S is 54, he lived in England where his mother is from for the first ten years of his life before his family moved to California. He is soft spoken and pauses thoughtfully while speaking. He told me about this Easter tradition of a cake his mother used to bake.
“And then this is something my mom did… I’ve never heard it done anywhere else… for Easter she would bake a cake and make eleven marzipan eggs and put them on top of it… and it represented each of the disciples… except for Judas (laughs). I think it was a white cake… or I think a plain yellow… we always went outside and took an Easter picture with one of us five kids holding the cake.”
When I researched this, I found that this is a traditional cake known as a Simnel Cake. This tradition goes back to medieval times and started out as something more like bread than cake. Simnel comes from the Latin Simila – a fine white flour. In the 17th and 18th centuries it was something more like pudding. It wasn’t until the 19th century that it became recognizable as cake and the marzipan eggs don’t appear until the 20th century. It is described as a fruit cake, but lighter than the traditional Christmas version. S didn’t mention fruit in the one his mom used to make, but the white cake would have been in line with the original use of fine white flour. For more information and a recipe please see https://britishfoodhistory.com/2018/03/19/simnel-cake/
Informant: “So for Sylvester, in every major city, and pretty much all of Germany, you are allowed to shoot fireworks at the turn of midnight. And this day is a holiday, but some shops are open like, until 6:00pm. And then people will go to their houses, or friend’s houses, or even parties. But usually first, the evening starts with a dinner. Like, not just with your close family, but it is with your friends too.”
Interviewer: “And why do they call New Years ‘Sylvester’?”
Informant: “I have no idea, I mean I never thought of it as ‘New Years’. It is just the name we gave it. I think it is some religious guy… Oh! And on Sylvester everyone always watches Dinner for One. It is one of these things where you have a certain tradition, and you don’t really know where it comes from but you grow up with. And Dinner for One is a common thing for Sylvester because the butler in the show keeps saying ‘same procedure as every year?’ So he is referring to the routine, and that some things don’t change even though the year changes. I don’t know, it’s just one of these traditions that you don’t know where they come from, but you grew up with them so you don’t really question them. So yeah.”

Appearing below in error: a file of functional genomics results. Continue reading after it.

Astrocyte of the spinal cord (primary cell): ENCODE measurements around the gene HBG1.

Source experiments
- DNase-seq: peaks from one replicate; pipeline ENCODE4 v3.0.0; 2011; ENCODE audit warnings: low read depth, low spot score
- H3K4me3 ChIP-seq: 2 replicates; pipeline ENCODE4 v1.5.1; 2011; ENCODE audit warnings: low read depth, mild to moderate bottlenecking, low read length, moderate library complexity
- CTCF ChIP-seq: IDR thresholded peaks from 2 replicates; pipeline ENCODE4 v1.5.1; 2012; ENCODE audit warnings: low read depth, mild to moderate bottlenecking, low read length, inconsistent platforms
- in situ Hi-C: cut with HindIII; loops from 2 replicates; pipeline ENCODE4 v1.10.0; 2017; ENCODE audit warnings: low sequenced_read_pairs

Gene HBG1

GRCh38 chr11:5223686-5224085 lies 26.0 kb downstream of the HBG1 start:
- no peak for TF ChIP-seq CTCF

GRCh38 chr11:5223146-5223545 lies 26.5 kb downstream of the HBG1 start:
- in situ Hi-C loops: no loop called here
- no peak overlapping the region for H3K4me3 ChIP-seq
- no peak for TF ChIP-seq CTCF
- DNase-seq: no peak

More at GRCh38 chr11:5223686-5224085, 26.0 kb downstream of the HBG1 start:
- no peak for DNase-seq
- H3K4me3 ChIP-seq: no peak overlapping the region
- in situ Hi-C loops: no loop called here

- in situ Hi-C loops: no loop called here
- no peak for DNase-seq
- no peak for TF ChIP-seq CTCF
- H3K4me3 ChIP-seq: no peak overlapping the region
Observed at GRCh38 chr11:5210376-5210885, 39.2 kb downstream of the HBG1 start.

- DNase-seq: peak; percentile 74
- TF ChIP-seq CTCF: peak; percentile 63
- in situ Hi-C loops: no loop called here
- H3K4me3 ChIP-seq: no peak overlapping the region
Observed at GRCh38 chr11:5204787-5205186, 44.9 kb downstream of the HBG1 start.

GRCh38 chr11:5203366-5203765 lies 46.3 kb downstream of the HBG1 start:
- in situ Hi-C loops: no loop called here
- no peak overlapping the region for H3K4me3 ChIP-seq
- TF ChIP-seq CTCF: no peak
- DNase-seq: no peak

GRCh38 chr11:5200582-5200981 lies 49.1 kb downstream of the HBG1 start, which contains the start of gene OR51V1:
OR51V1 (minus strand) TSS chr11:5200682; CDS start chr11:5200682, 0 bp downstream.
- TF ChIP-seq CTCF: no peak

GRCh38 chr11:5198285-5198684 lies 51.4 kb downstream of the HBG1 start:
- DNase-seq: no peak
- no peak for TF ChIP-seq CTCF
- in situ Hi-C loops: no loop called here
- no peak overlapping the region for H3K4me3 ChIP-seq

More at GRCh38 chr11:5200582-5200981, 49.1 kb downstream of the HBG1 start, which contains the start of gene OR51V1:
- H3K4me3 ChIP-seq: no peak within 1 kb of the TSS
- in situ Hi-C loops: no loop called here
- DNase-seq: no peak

Much like in America, Germany celebrates New Years by partaking in special events such as the shooting of fireworks at midnight and spending time with friends and family. On New Years it is important to spend time with friends and family because it is a way of expressing to them that you appreciate and love them, and you want them to be in your life at the start of the new year. This indicates that you are wishing your relationship with them to extend into the new year, and many years afterwards. The shooting off of fireworks is a sign of celebration, much like it is in America. However a difference I noticed when I celebrated New Years with my informant was that in Germany people are allowed to fire the big fireworks, but where I am from in America only city workers are allowed to shoot off the big fireworks because it is considered too dangerous for other people to do. Even though firework regulations change based on where you are in America, the fact that there are not as many regulations on fireworks in Germany indicates that the German government probably trusts it’s people with the explosives more than the American government does with their people.